Michigan Senate OKs new emergency manager bill
LANSING, Mich. (AP) — The Republican-led Michigan Legislature cleared the way Thursday for GOP Gov. Rick Snyder to sign a replacement for an emergency manager law struck down by voters, delivering another punch to Democrats still reeling from this week's rapid passage of right-to-work legislation limiting unions' power.
On the final hours of the legislative session that capped an acrimonious week in the state capital, the Senate approved the legislation mostly along party lines. It contains key provisions from a law rejected in November but includes more choices for local school districts and communities deemed by the state to be in a financial emergency.
The House passed the bill Wednesday night. Snyder spokeswoman Sara Wurfel said the bill is a priority for him to sign but there's no timetable.
The new version proposed by Snyder and GOP legislative leaders requires financially troubled governments to choose from four mandatory options: Accept an emergency manager, undergo bankruptcy, enter into mediation or join the state in a partnership known as a consent agreement — similar to the current one involving Detroit.
Critics say the options menu is a false choice, because each is trip-wired to ensure the same thing that voters rejected at the polls: state-imposed oversight.
"We are not asking for anybody's help," said Detroit Democratic Sen. Virgil Smith. "This is control, takeover, gimme-what-you-got legislation. ... And I'm tired of this."
The legislation also includes a $770,000 appropriation to cover managers' salaries, a provision that would prevent a second defeat at the polls because spending bills are legally shielded from referendums.
As with the rejected law, the manager would have the power to change or cancel contracts, but local officials also could develop an alternative plan provided it generates equal financial savings. Should a local government choose an emergency manager, the state would pay for the manager, and local officials would have the option of removing the manager after one year and with a two-thirds vote of its governing body.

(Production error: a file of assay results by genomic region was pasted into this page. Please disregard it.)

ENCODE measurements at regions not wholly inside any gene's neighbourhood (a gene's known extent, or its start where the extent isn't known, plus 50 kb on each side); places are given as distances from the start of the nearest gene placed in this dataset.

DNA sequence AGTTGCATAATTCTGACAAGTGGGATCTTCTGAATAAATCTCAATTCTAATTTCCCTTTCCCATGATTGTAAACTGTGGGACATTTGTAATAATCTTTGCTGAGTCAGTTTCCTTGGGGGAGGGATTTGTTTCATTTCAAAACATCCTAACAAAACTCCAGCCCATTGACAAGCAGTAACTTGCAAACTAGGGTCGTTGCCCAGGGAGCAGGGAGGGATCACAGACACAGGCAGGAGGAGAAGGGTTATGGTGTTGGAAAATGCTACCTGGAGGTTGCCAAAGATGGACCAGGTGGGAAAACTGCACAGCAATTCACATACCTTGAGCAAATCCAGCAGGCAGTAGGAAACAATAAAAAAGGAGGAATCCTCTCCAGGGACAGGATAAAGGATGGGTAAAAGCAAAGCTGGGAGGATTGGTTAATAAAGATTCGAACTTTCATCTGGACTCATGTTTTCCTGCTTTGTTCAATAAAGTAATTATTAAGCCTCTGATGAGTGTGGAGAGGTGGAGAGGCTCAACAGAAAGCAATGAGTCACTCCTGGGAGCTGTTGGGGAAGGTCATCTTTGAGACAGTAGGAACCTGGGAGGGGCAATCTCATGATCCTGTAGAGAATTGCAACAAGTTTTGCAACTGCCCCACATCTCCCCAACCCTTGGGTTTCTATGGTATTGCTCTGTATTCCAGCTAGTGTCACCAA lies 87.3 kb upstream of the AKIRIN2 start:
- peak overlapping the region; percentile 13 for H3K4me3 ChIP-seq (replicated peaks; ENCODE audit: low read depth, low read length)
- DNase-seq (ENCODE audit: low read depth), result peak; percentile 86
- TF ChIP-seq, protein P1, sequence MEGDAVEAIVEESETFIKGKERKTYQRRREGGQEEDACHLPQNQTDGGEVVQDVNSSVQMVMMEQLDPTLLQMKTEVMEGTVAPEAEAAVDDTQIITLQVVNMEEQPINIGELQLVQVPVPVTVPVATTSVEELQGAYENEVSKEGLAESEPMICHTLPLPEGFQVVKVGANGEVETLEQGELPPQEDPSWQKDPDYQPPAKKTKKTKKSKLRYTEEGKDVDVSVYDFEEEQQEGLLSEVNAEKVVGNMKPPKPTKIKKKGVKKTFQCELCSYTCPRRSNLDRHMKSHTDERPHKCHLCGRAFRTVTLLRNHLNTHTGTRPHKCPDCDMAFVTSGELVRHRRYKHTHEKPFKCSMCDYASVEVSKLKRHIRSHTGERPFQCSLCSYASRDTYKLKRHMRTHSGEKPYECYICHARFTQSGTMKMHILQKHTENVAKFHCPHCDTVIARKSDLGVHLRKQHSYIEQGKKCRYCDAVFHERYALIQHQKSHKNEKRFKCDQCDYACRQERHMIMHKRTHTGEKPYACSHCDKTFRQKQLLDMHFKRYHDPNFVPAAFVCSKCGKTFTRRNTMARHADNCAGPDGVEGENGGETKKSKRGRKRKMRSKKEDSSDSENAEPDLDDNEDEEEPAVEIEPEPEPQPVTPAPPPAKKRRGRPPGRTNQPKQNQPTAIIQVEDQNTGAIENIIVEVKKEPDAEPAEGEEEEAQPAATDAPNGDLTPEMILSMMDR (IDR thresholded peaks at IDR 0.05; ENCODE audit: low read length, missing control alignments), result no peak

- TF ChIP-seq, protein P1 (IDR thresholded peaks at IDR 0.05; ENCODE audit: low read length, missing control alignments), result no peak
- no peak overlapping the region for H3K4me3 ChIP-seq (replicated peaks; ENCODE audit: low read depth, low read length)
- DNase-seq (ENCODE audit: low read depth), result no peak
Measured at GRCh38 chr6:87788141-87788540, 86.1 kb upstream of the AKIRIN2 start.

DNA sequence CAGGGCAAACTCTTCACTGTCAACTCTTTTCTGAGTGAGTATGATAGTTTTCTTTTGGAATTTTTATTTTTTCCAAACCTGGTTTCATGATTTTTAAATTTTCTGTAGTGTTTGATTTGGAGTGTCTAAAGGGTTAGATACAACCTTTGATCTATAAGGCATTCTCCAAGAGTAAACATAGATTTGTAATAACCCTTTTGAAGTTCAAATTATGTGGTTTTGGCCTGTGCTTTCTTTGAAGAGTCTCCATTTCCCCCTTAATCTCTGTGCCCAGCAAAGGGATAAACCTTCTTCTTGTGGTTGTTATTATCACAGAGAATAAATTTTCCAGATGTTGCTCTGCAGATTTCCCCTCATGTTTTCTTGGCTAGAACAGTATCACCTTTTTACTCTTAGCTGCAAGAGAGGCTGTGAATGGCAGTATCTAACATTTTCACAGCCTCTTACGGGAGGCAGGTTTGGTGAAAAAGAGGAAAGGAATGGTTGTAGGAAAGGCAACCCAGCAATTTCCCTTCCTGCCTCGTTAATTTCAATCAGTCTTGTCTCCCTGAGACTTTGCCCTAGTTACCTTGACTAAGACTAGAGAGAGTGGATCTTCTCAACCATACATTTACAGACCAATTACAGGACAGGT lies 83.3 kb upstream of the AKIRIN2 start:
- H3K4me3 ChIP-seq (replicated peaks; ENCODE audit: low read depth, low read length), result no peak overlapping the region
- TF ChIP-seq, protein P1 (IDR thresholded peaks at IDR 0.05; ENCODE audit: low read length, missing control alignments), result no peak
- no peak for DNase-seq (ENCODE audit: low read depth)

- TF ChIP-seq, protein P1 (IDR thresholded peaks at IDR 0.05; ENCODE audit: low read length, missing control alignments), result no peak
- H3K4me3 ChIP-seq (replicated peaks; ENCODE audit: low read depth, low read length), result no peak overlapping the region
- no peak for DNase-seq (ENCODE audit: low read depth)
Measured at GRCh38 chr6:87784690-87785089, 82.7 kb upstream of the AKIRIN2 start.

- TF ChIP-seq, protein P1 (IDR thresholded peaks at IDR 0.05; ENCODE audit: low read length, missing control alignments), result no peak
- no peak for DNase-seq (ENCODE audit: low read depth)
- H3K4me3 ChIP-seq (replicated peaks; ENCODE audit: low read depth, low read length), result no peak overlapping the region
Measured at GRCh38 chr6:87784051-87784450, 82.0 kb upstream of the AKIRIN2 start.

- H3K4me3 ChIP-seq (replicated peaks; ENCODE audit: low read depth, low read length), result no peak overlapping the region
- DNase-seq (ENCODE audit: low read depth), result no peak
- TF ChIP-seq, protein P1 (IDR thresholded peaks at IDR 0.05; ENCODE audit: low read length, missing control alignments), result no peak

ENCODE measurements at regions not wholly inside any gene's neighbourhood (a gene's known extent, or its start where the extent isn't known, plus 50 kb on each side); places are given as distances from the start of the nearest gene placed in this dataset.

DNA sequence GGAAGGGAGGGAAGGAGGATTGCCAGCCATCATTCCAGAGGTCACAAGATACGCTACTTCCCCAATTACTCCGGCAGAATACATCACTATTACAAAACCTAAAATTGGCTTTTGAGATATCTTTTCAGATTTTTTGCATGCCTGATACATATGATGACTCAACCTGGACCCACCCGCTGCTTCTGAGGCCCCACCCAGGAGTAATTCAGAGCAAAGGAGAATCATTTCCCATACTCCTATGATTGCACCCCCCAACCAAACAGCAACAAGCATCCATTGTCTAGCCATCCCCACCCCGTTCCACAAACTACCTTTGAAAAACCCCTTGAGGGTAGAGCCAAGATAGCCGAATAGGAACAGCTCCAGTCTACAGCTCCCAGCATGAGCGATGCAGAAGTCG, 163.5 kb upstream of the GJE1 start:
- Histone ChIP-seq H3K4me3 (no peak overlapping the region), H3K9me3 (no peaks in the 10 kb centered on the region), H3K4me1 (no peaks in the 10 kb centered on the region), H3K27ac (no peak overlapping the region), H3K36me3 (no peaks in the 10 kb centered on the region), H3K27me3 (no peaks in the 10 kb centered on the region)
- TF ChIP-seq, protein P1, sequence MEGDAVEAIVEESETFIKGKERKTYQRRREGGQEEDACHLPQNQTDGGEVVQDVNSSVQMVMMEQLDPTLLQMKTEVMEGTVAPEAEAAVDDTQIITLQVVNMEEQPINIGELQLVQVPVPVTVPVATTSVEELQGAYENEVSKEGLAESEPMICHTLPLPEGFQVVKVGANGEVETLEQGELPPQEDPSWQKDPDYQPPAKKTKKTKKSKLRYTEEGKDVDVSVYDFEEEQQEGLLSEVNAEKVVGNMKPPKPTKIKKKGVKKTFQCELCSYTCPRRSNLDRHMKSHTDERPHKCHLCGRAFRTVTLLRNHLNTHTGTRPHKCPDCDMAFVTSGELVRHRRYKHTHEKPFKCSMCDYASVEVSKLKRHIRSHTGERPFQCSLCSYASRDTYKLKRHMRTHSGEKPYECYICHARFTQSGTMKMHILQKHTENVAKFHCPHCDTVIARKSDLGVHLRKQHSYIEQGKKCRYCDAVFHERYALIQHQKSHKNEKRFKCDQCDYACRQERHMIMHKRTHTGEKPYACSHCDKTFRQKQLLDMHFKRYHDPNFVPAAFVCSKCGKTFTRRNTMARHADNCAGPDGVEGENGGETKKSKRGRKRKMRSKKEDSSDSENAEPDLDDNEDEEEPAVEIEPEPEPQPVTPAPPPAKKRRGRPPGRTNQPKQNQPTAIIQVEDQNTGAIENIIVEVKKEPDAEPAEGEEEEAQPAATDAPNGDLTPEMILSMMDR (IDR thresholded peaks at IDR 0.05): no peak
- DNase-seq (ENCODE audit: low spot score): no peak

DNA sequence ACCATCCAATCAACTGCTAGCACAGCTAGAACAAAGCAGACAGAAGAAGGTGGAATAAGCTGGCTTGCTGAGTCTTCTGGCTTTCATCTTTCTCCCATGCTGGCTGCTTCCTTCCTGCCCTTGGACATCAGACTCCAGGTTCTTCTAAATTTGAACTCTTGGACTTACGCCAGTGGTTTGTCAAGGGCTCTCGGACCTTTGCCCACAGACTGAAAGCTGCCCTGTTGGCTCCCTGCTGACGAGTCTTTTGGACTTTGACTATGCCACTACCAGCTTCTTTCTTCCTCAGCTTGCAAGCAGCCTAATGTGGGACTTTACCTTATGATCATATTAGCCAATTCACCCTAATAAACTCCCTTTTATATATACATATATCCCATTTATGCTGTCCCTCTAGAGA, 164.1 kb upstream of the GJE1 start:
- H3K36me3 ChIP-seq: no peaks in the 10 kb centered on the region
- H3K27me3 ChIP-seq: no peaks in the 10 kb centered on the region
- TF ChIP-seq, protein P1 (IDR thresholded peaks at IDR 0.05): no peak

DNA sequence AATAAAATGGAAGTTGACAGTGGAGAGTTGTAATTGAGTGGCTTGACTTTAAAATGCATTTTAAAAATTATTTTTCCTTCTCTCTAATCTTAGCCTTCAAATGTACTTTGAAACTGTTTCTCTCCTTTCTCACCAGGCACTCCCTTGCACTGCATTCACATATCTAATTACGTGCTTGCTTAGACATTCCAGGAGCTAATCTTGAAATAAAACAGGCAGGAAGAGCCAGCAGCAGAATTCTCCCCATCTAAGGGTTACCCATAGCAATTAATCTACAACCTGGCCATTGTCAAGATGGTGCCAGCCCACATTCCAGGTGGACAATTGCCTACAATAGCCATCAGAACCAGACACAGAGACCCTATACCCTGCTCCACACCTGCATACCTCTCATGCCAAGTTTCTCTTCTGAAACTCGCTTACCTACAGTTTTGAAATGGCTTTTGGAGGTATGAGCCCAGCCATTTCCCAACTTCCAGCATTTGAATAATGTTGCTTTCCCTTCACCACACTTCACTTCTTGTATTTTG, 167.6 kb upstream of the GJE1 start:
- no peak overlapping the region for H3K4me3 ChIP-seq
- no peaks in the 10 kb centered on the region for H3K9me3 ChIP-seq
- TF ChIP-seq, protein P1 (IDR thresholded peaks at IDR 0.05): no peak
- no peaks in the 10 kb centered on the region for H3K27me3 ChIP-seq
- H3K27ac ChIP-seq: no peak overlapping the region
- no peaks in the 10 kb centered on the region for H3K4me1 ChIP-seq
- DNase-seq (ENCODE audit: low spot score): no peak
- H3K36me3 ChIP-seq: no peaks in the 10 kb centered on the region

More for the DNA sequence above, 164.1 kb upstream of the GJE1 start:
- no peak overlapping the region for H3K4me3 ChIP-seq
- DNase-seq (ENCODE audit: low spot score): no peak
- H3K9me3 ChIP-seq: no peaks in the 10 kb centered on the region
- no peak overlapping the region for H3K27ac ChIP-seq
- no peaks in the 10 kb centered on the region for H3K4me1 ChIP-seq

The state has been operating since under a previous law that gives managers fewer powers, but leaders argue it's inadequate to deal with failing cities or schools.
Snyder and other backers of the plan argue adding the choices and other steps to provide more local input respects the will of the voters because it doesn't force an emergency manager on any local government.
Democrats see it as a blow to democracy because it subverts local control. They say it's the same as the rejected law with an opportunity for distressed communities to "pick their poison."
Democratic Sen. Bert Johnson, from the Detroit enclave of Highland Park, offered several changes that failed to garner support, including one that would have enabled a consent agreement between the state and financially struggling local government that's "binding to both parties" and lasts for no more than two years.